DC-DC|Application

Step Response Waveforms and Values of Related Components

2021.09.01

Points of this article

・Step response characteristics can be regarded as comprehensive characteristics due to a number of factors, and so rather than considering the value of just one component, optimization will require study of other components as well.

・The capacitance of the output capacitor CO also affects the step response characteristic.

・As a practical matter, optimization depends on striking a balance between RESR and CO.

In the previous article, the relationship between step responses and RESR was described, and as a point to be noted it was indicated that in addition to RESR, if the value of the output capacitor CO changes, the characteristics will change. In this article, in the interest of a deeper understanding of this point, we present an example of measurement data for step response waveforms with different CO values under the previous measurement conditions.

Output Capacitor Value and Step Response Waveform

The step response waveform shown in the previous article was an example of a case in which RESR in the circuit diagram was changed between 0 Ω and 1 Ω, with the output capacitor CO at 22 μF. Below are shown waveforms when RESR is changed with CO = 22 μF as in the previous article, and with CO = 44 μF. It should be noted that the time axis is changed from area ③ in each waveform.

Upon comparing the waveform data, we see that, even when RESR is initially the same, if CO is different, the ringing states are quite different. Moreover, rather similar results are observed for CO = 22 μF, RESR = 0.1 Ω and for CO = 44 μF, RESR = 50 mΩ, and the results are also similar for CO = 22 μF, RESR = 0.2 Ω and for CO = 44 μF, RESR = 0.1 Ω. It almost seems as though if CO is doubled and RESR is halved, that is, if the product of CO and RESR is the same, the step response characteristic is approximately the same; but there is not a great difference among waveforms for which RESR = 0.2 Ω or greater.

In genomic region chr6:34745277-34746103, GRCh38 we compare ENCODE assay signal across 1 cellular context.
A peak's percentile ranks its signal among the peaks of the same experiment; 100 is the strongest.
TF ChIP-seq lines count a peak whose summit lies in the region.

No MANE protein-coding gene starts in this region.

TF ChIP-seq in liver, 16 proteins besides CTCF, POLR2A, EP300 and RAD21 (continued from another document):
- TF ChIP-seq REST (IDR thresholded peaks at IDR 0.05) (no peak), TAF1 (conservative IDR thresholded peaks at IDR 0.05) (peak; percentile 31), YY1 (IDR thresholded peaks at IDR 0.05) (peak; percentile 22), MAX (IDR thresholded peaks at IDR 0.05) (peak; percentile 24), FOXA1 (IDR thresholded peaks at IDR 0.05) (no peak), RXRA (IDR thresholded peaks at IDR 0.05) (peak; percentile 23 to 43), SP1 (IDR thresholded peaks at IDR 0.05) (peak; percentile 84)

From these waveforms, we can see that, as noted in the preceding article, the step response characteristic changes depending not only on RESR but also on the value of CO. Moreover, we also see that the change is not linear. Further, as explained in the previous article, there are also other factors that have an effect, such as the load current value, the slew rate of the current step, and the type of linear regulator IC. Hence it is not possible to choose component values that work in all cases, and values that are confirmed to be optimal for the circuit conditions should be employed.

The sizes of MLCCs (multi-layer ceramic capacitors) differ depending on the capacitance, and low-value resistors used as RESR also differ in size depending on the resistance value; both differ in price accordingly. These matters must also be considered when optimizing the step response with an appropriate balance between CO and RESR.

This article concludes the series on “Easy Stabilization/Optimization Methods for Linear Regulators”.

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【HAND BOOK】 Linear Regulator Basics

This is a hand book for understanding the basics of linear regulators, such as operating principles, classification, characteristics by circuit configuration, advantages and disadvantages. In addition, typical specifications of linear regulators, efficiency and thermal calculations are also explained.